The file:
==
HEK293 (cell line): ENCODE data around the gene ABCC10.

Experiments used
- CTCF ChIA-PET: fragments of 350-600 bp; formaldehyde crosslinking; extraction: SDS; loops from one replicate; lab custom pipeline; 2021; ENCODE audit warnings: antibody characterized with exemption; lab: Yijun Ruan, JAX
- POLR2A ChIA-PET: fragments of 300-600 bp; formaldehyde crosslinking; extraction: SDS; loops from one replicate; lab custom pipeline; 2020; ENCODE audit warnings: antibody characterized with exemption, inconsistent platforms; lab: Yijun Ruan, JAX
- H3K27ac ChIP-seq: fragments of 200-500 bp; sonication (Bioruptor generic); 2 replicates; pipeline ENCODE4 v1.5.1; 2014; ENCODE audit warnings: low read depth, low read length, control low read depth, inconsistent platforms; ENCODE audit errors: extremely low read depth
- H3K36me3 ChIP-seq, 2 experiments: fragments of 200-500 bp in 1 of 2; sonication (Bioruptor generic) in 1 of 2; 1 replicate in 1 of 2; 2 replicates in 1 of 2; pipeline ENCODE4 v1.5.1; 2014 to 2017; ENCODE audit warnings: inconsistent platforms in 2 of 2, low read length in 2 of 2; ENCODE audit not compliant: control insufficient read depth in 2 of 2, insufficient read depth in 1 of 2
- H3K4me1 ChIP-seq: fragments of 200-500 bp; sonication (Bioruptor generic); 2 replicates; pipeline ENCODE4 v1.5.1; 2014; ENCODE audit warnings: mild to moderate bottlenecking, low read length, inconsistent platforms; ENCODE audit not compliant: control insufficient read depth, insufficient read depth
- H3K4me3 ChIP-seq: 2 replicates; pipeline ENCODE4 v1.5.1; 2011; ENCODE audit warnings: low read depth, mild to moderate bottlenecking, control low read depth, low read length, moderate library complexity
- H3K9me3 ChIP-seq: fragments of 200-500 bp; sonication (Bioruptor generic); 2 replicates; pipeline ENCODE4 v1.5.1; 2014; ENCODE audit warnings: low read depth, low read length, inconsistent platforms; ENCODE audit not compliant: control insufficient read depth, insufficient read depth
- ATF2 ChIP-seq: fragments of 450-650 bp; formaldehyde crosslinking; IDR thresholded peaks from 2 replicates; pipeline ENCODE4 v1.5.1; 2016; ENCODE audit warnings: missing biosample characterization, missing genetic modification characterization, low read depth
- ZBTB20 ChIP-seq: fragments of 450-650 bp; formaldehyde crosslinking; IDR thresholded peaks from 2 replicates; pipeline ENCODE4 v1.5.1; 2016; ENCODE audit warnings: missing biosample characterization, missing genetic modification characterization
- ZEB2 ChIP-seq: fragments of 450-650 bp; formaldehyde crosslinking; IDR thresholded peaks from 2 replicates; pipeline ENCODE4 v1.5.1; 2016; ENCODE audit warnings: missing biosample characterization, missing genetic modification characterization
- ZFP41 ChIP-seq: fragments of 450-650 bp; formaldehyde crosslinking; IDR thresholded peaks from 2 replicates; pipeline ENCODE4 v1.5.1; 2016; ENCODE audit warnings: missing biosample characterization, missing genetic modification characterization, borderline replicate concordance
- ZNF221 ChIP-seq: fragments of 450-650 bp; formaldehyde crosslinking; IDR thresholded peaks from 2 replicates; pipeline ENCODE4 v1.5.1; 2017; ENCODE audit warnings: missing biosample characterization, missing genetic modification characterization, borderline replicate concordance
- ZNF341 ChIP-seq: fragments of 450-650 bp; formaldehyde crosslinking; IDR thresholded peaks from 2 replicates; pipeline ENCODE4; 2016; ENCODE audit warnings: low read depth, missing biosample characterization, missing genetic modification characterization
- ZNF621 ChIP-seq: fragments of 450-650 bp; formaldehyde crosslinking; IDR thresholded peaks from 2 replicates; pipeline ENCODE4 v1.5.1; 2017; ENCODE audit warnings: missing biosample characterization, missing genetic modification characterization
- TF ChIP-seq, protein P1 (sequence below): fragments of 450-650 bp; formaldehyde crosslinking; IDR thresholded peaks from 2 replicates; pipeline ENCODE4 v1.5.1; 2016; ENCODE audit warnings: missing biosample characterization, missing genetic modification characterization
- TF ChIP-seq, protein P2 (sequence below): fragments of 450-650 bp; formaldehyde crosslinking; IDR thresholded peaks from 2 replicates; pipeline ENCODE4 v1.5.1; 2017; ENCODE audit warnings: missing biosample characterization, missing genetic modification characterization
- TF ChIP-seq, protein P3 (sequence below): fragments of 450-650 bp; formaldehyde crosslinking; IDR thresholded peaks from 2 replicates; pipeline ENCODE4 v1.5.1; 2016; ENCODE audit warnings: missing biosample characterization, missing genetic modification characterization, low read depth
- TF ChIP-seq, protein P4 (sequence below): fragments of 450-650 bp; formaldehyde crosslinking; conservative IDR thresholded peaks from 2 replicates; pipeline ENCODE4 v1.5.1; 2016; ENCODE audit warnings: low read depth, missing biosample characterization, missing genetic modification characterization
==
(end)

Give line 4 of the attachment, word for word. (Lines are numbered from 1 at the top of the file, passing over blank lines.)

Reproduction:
- POLR2A ChIA-PET: fragments of 300-600 bp; formaldehyde crosslinking; extraction: SDS; loops from one replicate; lab custom pipeline; 2020; ENCODE audit warnings: antibody characterized with exemption, inconsistent platforms; lab: Yijun Ruan, JAX